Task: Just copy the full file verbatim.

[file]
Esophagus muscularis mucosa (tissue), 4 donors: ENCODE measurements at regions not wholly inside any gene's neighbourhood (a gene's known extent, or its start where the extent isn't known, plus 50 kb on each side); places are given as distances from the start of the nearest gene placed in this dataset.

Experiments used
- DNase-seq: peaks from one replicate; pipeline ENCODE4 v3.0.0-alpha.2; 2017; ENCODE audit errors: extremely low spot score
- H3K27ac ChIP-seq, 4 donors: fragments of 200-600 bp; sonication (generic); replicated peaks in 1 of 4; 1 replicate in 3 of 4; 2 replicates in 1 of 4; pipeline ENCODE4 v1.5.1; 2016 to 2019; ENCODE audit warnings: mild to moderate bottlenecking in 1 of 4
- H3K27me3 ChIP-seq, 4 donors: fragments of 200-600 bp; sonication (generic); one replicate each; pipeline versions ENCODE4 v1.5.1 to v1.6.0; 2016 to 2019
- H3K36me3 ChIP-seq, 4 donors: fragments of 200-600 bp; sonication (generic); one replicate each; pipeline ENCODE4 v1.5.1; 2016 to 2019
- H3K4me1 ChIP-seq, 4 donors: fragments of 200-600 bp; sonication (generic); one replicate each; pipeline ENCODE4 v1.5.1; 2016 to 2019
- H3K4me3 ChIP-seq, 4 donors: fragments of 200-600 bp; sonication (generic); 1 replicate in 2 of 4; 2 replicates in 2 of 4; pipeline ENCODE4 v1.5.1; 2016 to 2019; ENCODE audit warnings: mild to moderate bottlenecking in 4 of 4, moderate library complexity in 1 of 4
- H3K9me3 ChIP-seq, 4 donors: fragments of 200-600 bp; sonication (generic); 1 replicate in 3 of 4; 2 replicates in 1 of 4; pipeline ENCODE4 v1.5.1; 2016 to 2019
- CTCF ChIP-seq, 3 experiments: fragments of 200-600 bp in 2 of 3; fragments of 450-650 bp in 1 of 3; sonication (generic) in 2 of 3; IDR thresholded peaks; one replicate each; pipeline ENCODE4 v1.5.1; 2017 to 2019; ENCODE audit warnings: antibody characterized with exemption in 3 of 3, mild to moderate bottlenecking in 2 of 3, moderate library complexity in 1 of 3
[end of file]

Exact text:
Esophagus muscularis mucosa (tissue), 4 donors: ENCODE measurements at regions not wholly inside any gene's neighbourhood (a gene's known extent, or its start where the extent isn't known, plus 50 kb on each side); places are given as distances from the start of the nearest gene placed in this dataset.

Experiments used
- DNase-seq: peaks from one replicate; pipeline ENCODE4 v3.0.0-alpha.2; 2017; ENCODE audit errors: extremely low spot score
- H3K27ac ChIP-seq, 4 donors: fragments of 200-600 bp; sonication (generic); replicated peaks in 1 of 4; 1 replicate in 3 of 4; 2 replicates in 1 of 4; pipeline ENCODE4 v1.5.1; 2016 to 2019; ENCODE audit warnings: mild to moderate bottlenecking in 1 of 4
- H3K27me3 ChIP-seq, 4 donors: fragments of 200-600 bp; sonication (generic); one replicate each; pipeline versions ENCODE4 v1.5.1 to v1.6.0; 2016 to 2019
- H3K36me3 ChIP-seq, 4 donors: fragments of 200-600 bp; sonication (generic); one replicate each; pipeline ENCODE4 v1.5.1; 2016 to 2019
- H3K4me1 ChIP-seq, 4 donors: fragments of 200-600 bp; sonication (generic); one replicate each; pipeline ENCODE4 v1.5.1; 2016 to 2019
- H3K4me3 ChIP-seq, 4 donors: fragments of 200-600 bp; sonication (generic); 1 replicate in 2 of 4; 2 replicates in 2 of 4; pipeline ENCODE4 v1.5.1; 2016 to 2019; ENCODE audit warnings: mild to moderate bottlenecking in 4 of 4, moderate library complexity in 1 of 4
- H3K9me3 ChIP-seq, 4 donors: fragments of 200-600 bp; sonication (generic); 1 replicate in 3 of 4; 2 replicates in 1 of 4; pipeline ENCODE4 v1.5.1; 2016 to 2019
- CTCF ChIP-seq, 3 experiments: fragments of 200-600 bp in 2 of 3; fragments of 450-650 bp in 1 of 3; sonication (generic) in 2 of 3; IDR thresholded peaks; one replicate each; pipeline ENCODE4 v1.5.1; 2017 to 2019; ENCODE audit warnings: antibody characterized with exemption in 3 of 3, mild to moderate bottlenecking in 2 of 3, moderate library complexity in 1 of 3